Payment Innovations

Technology has been rapidly changing the world around us for decades now. But despite a lot of digitization and innovation in the fintech space, there’s not been the same urgency to adapt and change until recently.

Before, innovations in financial systems meant that point-of-sale systems changed slightly, and the required action from small businesses was simple: upgrade the hardware and carry on.

Today, it feels like new currencies are coming out all the time. The pandemic forced any lagging merchants to get on board with contactless payments. And eCommerce businesses have had to expand their modes of payments to connect with new customers in an increasingly competitive market.

The burden on merchants seems to have changed from simply considering upgrades to being fully informed on financial technology and closely monitoring changes in consumer transaction behaviors.

It’s a lot to keep across. But it’s worth keeping a watchful eye to ensure you’re up to date where you need to be and not too caught up in the hype innovations that may or may not be necessary right now.

To know what’s what, we’ve put together a one-stop all you need to know article about the latest payment innovations and technologies.


  • Some of the most popular payment innovations include Buy Now, Pay Later (BNPL), Crypto and Blockchain, Central Bank Digital Currencies (CBDC), and Contactless Payments.
  • There’s also Biometric Payments, Cross-Border Payments, and Peer-to-Peer Payments.
  • It’s important to discern the needs of your customers and keep up with their preferences to determine which innovations to adopt and implement.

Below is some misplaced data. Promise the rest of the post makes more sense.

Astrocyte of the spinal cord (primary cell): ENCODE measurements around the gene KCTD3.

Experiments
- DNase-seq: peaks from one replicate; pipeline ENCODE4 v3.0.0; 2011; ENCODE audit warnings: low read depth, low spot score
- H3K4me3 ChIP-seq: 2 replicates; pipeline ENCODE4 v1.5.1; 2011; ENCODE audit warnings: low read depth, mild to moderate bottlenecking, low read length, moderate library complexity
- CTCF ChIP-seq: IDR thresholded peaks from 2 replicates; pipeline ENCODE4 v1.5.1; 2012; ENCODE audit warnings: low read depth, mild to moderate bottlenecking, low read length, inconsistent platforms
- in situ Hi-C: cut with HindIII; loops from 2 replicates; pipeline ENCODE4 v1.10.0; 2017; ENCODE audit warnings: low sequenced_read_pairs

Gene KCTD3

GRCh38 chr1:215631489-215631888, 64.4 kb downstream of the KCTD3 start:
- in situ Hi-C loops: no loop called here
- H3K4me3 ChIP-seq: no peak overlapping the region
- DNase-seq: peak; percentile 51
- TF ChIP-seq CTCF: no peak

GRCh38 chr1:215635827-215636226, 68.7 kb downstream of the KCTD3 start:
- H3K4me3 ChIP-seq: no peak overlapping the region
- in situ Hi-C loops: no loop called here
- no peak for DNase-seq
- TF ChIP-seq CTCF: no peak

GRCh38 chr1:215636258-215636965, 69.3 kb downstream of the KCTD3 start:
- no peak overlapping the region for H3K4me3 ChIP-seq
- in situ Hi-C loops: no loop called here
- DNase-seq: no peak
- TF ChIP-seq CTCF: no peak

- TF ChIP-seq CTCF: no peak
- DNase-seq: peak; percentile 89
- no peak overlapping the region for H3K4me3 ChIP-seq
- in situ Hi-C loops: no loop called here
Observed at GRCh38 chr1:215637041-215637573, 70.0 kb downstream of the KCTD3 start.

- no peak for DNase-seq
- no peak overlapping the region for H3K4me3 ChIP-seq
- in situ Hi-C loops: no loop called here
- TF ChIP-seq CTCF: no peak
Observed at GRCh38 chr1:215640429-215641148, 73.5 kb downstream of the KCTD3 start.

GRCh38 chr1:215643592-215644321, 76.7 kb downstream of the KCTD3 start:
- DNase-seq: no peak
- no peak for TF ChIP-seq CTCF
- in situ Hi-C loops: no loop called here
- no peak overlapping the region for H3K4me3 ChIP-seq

Buy Now, Pay Later (BNPL)

Buy Now, Pay Later payment services have been around for a while now. Large department stores were the pioneers in this space with private-label Visa or Mastercard credit cards that let customers buy their items on credit and pay them back within a set payment period.

Of course, most small retailers didn’t have the means to set up a private-label credit card. For decades, BNPL was exclusively the domain of the big players. But this has changed.

Launched in 2012, financial services startup Affirm introduced a new kind of BNPL solution. Two years later, Afterpay took over that market, and today we have a host of others, including Zip Pay and Klarna.

BNPL works by introducing a middleman to the payment network. Take Afterpay, for example. It works between the retailer and the customer, assuming the responsibility of paying out the retailer and holding the customer to the payment terms.

BNPL services give customers a flexible, interest-free way to pay. And merchants can secure sales regardless of whether customers have the amount available right then.

“The pandemic ignited the need for BNPL, making it take off much more quickly than it likely would have before 2020. Shoppers became much more conscious of when and how much they were spending. Not to mention, as more people were living paycheck to paycheck, it became harder to make costly purchases in one payment. Not wanting to turn to potentially expensive credit card bills, BNPL opened the door for shoppers to more easily purchase items they might not have been able to afford otherwise.”

Menda Sims, Chief Payments Officer, Stax 

Is BNPL for now or later?

BNPL has officially reached widespread adoption. Consumers already get it in many places. If you don’t have it available, customers may go elsewhere.

Learn More

Crypto and Blockchain

The rise of Bitcoin and other cryptocurrencies has been one of the most publicized financial developments in recent years. If there is anything merchants are researching excessively, it’s digital payments like this.

Created in 2008, Bitcoin and the blockchain sat on the fringes for quite a while. Transferring money was cumbersome, and the average person could barely understand how to acquire it. But this has changed.

Fintech companies have worked with this technology for years on new initiatives that make adoption easier for merchants. There are many payment providers with varying solutions that all work to the same end—allowing merchants to accept cryptocurrency payments for products or services. Typically through eCommerce integrations and open banking.